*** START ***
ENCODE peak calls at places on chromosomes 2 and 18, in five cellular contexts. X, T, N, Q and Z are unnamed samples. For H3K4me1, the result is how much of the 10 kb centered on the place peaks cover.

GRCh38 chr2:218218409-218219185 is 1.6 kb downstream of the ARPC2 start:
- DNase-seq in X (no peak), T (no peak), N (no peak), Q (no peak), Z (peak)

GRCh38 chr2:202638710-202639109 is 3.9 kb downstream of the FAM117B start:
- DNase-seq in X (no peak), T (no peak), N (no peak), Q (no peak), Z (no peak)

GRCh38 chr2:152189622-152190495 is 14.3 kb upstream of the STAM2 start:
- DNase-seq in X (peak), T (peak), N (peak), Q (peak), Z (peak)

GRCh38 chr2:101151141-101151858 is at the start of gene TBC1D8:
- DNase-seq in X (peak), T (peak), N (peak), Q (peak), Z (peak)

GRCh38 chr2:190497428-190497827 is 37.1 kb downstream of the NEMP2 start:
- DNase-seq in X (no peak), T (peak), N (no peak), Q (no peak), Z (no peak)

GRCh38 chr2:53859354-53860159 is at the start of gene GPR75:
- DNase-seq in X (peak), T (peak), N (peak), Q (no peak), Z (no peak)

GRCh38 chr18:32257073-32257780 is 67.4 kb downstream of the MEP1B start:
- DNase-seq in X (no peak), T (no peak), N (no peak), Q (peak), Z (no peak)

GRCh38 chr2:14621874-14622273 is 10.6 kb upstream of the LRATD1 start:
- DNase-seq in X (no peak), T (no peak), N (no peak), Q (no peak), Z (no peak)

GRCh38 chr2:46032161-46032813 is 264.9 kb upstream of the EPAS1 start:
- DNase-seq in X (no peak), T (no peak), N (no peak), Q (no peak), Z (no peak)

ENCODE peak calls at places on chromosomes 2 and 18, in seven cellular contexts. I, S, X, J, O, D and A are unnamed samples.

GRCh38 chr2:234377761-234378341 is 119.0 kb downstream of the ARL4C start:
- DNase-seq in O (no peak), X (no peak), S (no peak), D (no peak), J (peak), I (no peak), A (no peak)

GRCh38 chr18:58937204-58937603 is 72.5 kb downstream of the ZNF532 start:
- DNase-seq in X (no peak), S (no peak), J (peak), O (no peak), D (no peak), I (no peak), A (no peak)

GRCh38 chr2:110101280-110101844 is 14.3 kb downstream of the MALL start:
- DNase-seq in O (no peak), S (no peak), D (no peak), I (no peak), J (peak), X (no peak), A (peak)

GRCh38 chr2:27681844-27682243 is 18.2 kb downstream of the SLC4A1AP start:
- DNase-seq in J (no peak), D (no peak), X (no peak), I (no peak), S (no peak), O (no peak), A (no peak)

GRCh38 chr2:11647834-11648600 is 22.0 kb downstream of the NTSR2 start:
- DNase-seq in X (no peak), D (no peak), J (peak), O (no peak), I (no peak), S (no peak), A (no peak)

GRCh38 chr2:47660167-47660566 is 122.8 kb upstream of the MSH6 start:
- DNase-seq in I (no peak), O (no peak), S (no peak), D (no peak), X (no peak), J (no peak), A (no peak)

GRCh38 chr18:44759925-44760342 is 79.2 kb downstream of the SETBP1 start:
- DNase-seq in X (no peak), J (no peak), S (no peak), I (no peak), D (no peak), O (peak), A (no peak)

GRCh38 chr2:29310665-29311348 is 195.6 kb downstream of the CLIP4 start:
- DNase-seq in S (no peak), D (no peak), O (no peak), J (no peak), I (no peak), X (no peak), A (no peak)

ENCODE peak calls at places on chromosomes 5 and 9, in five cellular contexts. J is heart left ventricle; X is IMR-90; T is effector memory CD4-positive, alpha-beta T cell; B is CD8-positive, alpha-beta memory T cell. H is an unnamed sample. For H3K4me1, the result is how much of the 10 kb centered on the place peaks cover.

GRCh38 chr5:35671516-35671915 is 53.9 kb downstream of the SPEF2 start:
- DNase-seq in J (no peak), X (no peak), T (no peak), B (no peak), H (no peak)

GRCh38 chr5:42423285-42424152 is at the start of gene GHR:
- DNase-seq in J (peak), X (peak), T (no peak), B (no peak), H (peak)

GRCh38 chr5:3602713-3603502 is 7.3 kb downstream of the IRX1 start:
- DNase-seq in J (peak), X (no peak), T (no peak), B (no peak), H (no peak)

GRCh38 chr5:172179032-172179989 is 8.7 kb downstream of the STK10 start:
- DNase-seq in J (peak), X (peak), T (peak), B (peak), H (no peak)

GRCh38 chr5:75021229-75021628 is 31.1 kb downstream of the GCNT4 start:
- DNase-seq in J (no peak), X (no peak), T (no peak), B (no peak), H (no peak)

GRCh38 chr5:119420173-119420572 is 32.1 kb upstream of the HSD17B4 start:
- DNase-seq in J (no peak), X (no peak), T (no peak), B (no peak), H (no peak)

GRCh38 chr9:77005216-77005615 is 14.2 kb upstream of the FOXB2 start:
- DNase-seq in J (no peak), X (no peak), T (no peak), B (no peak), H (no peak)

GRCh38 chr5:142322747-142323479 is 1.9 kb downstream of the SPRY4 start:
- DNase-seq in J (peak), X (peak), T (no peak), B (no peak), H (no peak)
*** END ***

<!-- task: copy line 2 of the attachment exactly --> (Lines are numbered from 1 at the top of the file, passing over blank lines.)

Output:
GRCh38 chr2:218218409-218219185 is 1.6 kb downstream of the ARPC2 start: